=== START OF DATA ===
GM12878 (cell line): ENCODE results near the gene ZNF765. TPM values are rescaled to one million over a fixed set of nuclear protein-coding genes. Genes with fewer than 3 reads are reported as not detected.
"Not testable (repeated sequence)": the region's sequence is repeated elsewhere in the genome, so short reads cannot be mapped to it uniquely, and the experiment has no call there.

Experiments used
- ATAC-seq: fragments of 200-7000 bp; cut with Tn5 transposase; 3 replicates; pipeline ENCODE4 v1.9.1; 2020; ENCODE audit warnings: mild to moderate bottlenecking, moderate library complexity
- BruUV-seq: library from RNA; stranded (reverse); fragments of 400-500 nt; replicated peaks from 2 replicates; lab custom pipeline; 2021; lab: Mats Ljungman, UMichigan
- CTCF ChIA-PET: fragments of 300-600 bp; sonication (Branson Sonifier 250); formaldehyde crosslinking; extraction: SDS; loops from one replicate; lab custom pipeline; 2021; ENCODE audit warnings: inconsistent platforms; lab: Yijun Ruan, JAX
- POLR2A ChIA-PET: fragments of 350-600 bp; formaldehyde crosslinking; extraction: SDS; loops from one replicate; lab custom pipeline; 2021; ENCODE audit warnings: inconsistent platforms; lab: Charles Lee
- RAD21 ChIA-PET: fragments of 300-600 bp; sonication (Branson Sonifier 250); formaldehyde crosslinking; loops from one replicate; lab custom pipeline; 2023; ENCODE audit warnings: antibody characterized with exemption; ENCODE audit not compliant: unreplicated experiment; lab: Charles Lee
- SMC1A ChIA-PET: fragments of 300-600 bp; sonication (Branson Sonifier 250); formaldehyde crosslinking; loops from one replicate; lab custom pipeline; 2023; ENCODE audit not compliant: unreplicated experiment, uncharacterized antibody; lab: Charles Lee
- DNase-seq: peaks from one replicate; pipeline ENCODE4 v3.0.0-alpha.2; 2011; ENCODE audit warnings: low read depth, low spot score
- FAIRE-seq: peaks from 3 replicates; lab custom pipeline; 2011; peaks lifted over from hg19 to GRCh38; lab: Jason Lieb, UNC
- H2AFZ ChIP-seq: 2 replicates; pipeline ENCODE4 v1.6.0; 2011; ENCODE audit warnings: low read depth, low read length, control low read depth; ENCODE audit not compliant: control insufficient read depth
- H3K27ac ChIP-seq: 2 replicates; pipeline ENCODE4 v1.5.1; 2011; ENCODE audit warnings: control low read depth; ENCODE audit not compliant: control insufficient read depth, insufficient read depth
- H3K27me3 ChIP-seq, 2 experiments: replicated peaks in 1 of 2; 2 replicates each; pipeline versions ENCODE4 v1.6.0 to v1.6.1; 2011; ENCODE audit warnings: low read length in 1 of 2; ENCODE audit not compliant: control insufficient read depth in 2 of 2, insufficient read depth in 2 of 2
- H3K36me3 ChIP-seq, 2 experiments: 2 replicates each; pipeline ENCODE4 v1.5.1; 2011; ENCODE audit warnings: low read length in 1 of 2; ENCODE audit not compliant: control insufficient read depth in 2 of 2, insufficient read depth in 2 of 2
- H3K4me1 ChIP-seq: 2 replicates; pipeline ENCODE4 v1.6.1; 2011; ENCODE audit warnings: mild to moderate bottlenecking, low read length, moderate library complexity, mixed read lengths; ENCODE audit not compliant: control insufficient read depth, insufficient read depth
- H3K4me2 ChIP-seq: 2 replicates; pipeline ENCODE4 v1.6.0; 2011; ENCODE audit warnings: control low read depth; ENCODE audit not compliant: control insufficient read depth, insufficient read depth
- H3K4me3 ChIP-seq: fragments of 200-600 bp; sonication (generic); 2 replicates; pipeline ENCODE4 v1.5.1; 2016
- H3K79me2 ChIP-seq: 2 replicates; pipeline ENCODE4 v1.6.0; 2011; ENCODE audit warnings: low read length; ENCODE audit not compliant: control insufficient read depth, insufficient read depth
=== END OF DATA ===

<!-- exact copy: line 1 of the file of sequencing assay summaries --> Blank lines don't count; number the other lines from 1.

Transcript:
GM12878 (cell line): ENCODE results near the gene ZNF765. TPM values are rescaled to one million over a fixed set of nuclear protein-coding genes. Genes with fewer than 3 reads are reported as not detected.